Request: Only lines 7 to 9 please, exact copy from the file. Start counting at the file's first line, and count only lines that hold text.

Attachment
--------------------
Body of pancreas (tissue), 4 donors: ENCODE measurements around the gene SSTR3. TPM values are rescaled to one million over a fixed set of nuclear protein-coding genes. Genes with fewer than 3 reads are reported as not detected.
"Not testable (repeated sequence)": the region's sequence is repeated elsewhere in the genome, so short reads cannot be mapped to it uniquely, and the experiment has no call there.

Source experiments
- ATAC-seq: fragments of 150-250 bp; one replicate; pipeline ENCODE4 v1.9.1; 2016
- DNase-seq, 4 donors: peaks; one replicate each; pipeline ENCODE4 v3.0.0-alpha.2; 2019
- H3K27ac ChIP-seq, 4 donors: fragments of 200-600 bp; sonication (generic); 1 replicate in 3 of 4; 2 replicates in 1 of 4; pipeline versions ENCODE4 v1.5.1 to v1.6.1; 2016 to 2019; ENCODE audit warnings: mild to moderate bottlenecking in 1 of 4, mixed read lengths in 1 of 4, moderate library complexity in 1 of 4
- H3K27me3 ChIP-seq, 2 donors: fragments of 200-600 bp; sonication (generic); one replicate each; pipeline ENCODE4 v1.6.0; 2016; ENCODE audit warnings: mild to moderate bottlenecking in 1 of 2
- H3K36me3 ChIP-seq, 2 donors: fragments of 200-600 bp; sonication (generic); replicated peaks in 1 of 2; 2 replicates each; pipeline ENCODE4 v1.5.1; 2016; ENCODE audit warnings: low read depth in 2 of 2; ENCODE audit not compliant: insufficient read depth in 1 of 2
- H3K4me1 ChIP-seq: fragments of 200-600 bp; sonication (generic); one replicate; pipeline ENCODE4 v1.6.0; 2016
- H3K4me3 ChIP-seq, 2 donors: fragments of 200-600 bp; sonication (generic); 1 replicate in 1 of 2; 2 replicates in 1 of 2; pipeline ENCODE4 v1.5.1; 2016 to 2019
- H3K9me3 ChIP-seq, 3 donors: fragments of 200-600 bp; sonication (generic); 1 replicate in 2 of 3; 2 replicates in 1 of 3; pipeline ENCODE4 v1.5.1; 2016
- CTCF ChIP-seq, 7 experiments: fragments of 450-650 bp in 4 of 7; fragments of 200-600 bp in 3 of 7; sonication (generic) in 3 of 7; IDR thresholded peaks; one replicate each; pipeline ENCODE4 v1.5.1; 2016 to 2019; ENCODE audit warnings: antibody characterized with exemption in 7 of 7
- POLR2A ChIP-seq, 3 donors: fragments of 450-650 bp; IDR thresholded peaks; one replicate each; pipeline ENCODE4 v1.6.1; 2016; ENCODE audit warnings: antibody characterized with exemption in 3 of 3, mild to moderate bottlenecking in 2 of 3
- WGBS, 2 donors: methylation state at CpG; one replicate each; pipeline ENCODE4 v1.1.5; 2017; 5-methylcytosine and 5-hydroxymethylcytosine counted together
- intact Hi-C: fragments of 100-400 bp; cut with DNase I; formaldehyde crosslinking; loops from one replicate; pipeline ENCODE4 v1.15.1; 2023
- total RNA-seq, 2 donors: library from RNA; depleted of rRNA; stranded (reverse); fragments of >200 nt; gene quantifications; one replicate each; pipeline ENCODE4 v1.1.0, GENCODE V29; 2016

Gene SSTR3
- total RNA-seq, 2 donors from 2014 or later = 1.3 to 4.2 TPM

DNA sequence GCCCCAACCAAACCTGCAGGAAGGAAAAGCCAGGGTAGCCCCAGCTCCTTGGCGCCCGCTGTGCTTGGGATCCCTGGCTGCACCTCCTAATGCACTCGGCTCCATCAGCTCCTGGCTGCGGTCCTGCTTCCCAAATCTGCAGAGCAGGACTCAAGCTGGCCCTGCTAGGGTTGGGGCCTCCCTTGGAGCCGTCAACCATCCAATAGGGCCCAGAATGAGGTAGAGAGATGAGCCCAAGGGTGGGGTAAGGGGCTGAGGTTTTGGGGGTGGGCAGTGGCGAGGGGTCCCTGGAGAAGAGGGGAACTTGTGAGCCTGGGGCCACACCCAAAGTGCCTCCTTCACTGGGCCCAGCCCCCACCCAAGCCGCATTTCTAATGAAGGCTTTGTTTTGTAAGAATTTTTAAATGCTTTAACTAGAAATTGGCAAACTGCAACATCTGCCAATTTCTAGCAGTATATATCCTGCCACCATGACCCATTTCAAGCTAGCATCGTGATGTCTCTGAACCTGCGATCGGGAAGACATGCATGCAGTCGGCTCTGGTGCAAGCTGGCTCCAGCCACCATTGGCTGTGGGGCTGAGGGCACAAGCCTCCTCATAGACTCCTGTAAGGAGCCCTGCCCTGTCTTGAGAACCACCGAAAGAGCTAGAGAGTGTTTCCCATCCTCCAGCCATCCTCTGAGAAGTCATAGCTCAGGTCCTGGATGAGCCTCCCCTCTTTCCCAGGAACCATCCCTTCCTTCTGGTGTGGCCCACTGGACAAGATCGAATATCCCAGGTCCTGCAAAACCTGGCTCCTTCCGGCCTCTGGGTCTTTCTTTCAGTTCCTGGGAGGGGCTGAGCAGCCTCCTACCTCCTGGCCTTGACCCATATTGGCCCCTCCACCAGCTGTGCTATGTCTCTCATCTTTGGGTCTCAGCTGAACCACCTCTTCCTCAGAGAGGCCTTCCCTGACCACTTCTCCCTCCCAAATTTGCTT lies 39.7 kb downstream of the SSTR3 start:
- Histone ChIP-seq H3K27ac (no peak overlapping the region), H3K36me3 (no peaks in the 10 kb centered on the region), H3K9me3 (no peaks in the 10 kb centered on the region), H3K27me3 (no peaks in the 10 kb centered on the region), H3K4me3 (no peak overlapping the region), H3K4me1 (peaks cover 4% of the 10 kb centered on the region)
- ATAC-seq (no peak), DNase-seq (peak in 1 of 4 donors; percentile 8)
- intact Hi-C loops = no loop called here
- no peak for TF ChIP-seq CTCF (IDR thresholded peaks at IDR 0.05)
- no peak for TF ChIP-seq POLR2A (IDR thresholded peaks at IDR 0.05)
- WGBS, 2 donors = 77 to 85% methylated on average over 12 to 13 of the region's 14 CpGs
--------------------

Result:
- H3K27me3 ChIP-seq, 2 donors: fragments of 200-600 bp; sonication (generic); one replicate each; pipeline ENCODE4 v1.6.0; 2016; ENCODE audit warnings: mild to moderate bottlenecking in 1 of 2
- H3K36me3 ChIP-seq, 2 donors: fragments of 200-600 bp; sonication (generic); replicated peaks in 1 of 2; 2 replicates each; pipeline ENCODE4 v1.5.1; 2016; ENCODE audit warnings: low read depth in 2 of 2; ENCODE audit not compliant: insufficient read depth in 1 of 2
- H3K4me1 ChIP-seq: fragments of 200-600 bp; sonication (generic); one replicate; pipeline ENCODE4 v1.6.0; 2016